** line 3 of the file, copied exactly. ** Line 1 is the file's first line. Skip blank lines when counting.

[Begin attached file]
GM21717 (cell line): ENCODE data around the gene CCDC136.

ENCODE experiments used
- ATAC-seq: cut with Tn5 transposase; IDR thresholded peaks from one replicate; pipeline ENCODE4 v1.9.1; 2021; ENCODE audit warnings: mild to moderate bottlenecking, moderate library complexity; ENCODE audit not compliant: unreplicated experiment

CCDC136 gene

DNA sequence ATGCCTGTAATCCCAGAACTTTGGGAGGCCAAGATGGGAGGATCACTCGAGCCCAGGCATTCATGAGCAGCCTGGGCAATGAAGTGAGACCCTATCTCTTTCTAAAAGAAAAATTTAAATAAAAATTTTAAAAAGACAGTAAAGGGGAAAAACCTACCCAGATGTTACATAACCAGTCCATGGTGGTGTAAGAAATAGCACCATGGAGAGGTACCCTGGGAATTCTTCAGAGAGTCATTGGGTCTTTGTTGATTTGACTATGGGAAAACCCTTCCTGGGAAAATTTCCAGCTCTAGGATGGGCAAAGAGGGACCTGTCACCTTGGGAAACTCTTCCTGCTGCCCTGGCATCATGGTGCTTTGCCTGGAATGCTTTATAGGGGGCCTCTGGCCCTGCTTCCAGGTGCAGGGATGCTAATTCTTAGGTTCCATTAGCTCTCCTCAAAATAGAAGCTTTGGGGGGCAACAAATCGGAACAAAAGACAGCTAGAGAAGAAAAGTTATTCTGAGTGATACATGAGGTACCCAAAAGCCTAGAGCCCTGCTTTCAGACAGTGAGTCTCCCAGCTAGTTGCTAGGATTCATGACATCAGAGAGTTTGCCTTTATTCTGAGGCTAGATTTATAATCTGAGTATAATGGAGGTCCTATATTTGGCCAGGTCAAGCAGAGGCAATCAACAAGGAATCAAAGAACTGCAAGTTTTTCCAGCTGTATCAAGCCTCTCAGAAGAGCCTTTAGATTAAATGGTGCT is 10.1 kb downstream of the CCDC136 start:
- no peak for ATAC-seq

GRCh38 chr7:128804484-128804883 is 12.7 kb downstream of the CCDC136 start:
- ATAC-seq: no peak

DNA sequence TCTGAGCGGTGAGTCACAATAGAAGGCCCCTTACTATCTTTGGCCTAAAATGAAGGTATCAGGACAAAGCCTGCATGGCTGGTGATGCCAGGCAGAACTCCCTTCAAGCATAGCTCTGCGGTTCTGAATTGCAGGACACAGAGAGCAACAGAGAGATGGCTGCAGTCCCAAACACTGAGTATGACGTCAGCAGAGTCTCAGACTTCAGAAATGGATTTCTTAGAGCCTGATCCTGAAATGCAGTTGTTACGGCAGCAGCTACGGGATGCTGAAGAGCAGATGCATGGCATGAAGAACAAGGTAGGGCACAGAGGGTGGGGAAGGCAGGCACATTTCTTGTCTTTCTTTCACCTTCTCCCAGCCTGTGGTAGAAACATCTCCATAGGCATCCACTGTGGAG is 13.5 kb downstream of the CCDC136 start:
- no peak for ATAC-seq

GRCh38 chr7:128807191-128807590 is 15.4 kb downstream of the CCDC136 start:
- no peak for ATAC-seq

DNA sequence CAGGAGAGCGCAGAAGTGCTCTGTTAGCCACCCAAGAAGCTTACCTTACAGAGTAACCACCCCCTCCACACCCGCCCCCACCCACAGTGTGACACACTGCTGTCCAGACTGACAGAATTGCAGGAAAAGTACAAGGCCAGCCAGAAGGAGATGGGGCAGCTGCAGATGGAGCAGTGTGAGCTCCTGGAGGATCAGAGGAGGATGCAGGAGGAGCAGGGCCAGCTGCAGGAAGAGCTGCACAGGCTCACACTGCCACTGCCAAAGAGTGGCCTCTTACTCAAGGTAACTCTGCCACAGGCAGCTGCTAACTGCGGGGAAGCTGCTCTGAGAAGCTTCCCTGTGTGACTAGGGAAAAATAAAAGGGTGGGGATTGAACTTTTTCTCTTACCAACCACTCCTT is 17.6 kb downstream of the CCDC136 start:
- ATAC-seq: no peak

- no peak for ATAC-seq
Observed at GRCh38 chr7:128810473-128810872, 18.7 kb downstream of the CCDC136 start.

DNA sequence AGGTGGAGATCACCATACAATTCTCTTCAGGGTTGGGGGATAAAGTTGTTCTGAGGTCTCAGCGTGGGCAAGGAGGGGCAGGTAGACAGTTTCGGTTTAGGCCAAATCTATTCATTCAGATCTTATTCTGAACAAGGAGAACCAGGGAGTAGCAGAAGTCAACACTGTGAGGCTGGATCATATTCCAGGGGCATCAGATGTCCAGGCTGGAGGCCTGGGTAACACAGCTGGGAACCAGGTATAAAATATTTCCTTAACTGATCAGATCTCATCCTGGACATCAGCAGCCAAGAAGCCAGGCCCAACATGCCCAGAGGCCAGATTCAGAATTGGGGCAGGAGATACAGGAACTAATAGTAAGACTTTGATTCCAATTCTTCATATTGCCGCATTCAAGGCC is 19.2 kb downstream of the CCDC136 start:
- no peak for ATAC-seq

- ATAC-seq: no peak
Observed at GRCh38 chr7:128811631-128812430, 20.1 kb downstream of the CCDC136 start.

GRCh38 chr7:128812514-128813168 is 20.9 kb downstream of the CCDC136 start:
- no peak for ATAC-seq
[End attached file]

- ATAC-seq: cut with Tn5 transposase; IDR thresholded peaks from one replicate; pipeline ENCODE4 v1.9.1; 2021; ENCODE audit warnings: mild to moderate bottlenecking, moderate library complexity; ENCODE audit not compliant: unreplicated experiment